7 Steps For Building Strong Startups In The Highly Regulated Biotech Industry
Transforming an innovative idea into a commercially viable business is no small feat for any startup — let alone one competing in the biotechnology industry. Although it’s a tightly regulated field with high barriers to entry, current market trends give a promising prognosis for startups probing this field.
As our economy recovers and biotech uses extend into other industries, this market is expected to surpass $320 billion by 2015.
The potential for high returns is clearly there, but venture capitalists take extreme caution when investing in biotechnology. This means entrepreneurs need to consider these barriers and enter the market with sound footing in this industry to capitalize on these lucrative opportunities.
Break Into Biotech.
Not only is biotechnology closely regulated, but it’s also highly competitive. As an entrepreneur taking your product to market in this field, consider these steps prior to launching:
1. Brush up on industry basics. Understanding important regulatory science, concepts, and terms, such as the gap between research and development, will give you an instant credibility boost. Educating yourself on the particulars in your field will also inform important product decisions.
2. Take the market’s pulse. Entering an unknown market is never wise. Understand what’s going on and what other professionals are doing in biotechnology. New trends or regulations may develop, which could affect your product, so it’s crucial to stay on top of these.
3. Identify your options. There are many routes you can take to get your biotech product to market. For example, a green tea extract could be turned in into a drug, food, or dietary supplement — each with a different return and profit.
4. Expand your industry knowledge. To get an even better understanding of regulatory sciences and what’s going on in your field, start attending conferences, conventions, or informational sessions, such as Biocon, BioPharm America, California Bioenergy, and Xconomy events.
4. Hire a consultant.When making changes to the process or development model, this resource is invaluable. But make sure the consultant has hands-on experience in issues with both industry and government regulations.
5. Develop viable relationships. It isn’t enough to have resources that benefit only one phase of a product cycle. Focus on cultivating relationships with professionals and organizations that can help before and after development.
6. Know the key players. In biotechnology, you’re not beholden to one government agency, such as the FDA. You’ll often find yourself collaborating with the FTC and DEA, depending on your field, so understanding how these agencies work will help you cut through red tape faster.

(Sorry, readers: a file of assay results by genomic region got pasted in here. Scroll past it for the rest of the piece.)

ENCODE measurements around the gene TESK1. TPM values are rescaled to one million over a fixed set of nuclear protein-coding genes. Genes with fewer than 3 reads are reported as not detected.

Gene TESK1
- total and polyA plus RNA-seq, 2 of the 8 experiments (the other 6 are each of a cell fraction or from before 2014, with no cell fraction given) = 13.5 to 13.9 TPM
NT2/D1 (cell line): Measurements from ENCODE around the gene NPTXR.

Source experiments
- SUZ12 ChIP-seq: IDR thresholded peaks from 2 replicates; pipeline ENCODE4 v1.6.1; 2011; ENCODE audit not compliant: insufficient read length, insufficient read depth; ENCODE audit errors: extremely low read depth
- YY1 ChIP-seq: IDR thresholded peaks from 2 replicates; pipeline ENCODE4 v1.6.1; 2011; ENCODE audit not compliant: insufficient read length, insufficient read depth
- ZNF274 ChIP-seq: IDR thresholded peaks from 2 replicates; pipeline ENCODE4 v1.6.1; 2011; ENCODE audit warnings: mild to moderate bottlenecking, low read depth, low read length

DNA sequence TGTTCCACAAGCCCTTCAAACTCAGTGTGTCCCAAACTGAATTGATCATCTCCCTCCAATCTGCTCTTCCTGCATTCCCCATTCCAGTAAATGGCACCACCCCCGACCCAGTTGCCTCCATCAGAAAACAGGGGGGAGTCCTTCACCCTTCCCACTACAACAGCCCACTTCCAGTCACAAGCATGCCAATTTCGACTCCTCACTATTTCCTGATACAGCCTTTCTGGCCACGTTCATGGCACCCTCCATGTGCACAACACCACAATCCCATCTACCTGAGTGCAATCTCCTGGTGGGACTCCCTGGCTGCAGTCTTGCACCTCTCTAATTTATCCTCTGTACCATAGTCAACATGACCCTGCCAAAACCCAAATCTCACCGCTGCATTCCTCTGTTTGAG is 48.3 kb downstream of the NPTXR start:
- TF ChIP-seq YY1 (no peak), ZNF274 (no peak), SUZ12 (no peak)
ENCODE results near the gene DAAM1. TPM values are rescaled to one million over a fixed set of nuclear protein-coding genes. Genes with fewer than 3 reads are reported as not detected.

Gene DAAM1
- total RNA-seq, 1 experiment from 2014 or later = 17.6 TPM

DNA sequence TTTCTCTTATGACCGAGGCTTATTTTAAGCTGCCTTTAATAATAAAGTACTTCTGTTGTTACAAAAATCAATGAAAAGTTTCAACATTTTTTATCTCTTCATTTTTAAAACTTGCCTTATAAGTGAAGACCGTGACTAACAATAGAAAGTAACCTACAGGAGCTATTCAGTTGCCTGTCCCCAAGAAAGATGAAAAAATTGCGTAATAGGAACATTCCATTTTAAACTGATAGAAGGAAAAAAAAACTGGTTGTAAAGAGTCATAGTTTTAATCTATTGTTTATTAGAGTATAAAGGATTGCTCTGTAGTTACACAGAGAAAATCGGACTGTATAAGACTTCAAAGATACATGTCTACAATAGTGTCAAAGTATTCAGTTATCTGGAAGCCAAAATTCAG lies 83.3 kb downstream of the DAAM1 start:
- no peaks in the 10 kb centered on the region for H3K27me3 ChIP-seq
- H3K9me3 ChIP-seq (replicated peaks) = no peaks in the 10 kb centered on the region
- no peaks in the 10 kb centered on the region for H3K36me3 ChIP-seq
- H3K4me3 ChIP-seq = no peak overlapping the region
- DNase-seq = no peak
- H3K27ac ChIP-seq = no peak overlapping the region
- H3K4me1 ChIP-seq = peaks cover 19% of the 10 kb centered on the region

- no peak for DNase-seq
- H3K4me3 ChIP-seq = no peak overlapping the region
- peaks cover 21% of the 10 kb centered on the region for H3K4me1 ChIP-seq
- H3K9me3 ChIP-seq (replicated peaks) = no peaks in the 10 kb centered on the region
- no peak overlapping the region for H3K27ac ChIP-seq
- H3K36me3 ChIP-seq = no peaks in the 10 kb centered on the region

Fully applying these steps will give you a more accurate perception of relevant data and market trends and put you in a much better position to make critical decisions.
Find Your Biotech Niche.
Aside from the traditional track for biotech startups, there are other ways to get a product to market with fewer obstacles and a lower cost of entry.s
A couple of these options include:
1. The orphan drug track. These pharmaceuticals have been left underdeveloped largely due to limited profit potential. Agencies can lift certain regulations for these drugs to maintain momentum. For example, it isn’t possible to test 1,000 patients in a clinical trial if a smaller number of people need the medication. Plus, startups pursuing this route may be eligible for tax incentives, research subsidies, enhanced patent protection, and stricter marketing rights.
2. Unmet medical needs. The Food and Drug Administration Safety and Innovation Act has expedited the process of approval for the development of medications used to treat severe diseases and conditions, which could help keep biotech startups afloat throughout all phases of development. If your field of biotech can serve this population, this may be a profitable option for you.
The biggest setback for biotech startups is often the ambiguity of the marketplace. But if you can account for your costs, understand your options, and recognize the potential value of your product, you can knock down industry barriers and create a lucrative, life-enhancing product.
This is an article contributed to Young Upstarts and published or republished here with permission. All rights of this work belong to the authors named in the article above.